The Effect of Prices on Nutrition: Comparing the Impact of Product- and Nutrient-Specific Taxes
Matthew Harding () and
Michael Lovenheim ()
No 13-023, Discussion Papers from Stanford Institute for Economic Policy Research
This paper provides an analysis of the role of prices in determining food purchases and nutrition using very detailed transaction-level observations for a large, nationally-representative sample of US consumers over the period 2002-2007. Using product-specific nutritional information, we develop a new method of partitioning the product space into relevant nutritional clusters that define a set of nutritionally-bundled goods, which parsimoniously characterize consumer choice sets. We then estimate a large utility-derived demand system over this joint product-nutrient space that allows us to calculate price and expenditure elasticities. Using our structural demand estimates, we simulate the role of product taxes on soda, sugar-sweetened beverages, packaged meals, and snacks, and nutrient taxes on fat, salt, and sugar. We find that a 20% nutrient tax has a significantly larger impact on nutrition than an equivalent product tax, due to the fact that these are broader-based taxes. However, the costs of these taxes in terms of consumer utility are not higher. A sugar tax in particular is a powerful tool to induce healthier nutritive bundles among consumers.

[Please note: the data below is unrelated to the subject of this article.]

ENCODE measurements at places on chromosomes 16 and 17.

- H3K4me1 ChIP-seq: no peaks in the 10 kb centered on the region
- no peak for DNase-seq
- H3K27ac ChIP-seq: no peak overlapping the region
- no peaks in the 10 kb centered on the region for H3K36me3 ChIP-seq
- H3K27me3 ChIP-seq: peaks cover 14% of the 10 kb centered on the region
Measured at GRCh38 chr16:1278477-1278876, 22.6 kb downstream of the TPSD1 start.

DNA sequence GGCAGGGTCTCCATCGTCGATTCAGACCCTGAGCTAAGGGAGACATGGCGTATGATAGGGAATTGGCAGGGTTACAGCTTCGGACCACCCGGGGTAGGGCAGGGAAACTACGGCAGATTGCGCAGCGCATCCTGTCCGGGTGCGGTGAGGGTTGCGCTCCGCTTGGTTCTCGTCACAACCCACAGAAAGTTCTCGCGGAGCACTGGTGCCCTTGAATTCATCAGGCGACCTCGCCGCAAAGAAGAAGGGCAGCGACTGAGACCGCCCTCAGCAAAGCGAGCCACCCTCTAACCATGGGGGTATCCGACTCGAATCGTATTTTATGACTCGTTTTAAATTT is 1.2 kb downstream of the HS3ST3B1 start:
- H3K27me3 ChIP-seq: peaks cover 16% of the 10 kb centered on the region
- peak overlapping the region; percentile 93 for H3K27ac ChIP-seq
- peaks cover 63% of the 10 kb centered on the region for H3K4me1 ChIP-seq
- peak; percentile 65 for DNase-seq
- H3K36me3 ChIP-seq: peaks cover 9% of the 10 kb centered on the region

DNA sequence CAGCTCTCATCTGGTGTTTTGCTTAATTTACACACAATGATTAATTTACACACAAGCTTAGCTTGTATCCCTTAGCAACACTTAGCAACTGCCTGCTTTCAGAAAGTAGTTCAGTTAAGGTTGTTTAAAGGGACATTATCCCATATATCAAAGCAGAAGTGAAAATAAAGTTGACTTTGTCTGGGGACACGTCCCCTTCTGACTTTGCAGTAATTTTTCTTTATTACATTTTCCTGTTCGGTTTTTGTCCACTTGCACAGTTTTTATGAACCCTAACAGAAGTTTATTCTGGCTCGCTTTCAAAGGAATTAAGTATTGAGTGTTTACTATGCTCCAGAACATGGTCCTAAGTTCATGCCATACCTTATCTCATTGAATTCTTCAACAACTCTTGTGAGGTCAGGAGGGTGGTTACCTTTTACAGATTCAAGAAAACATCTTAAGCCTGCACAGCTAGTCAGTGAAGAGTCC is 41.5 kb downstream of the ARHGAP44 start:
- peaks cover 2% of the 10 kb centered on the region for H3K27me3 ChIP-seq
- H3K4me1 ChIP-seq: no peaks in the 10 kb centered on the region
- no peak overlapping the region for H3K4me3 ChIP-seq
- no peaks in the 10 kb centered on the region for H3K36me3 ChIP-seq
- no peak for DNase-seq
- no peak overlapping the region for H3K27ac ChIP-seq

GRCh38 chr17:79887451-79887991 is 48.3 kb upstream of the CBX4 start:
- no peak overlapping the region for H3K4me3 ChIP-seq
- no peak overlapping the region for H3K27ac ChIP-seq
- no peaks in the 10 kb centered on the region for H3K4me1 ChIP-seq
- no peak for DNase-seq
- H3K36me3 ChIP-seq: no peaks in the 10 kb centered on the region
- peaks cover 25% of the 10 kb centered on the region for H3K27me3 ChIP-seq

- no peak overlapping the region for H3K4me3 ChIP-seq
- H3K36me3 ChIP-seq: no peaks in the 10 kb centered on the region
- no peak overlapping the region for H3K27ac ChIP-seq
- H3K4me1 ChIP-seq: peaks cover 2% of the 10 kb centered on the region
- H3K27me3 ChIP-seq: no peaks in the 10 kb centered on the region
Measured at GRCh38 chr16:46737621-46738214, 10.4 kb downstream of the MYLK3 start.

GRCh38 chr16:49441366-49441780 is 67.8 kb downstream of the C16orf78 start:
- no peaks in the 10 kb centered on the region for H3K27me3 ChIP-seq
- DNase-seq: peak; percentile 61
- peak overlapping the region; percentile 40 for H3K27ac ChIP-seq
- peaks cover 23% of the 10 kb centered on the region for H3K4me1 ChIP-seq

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Journal Article: The effect of prices on nutrition: Comparing the impact of product- and nutrient-specific taxes (2017)
Working Paper: The Effect of Prices on Nutrition: Comparing the Impact of Product- and Nutrient-Specific Taxes (2014)
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Persistent link: https://EconPapers.repec.org/RePEc:sip:dpaper:13-023
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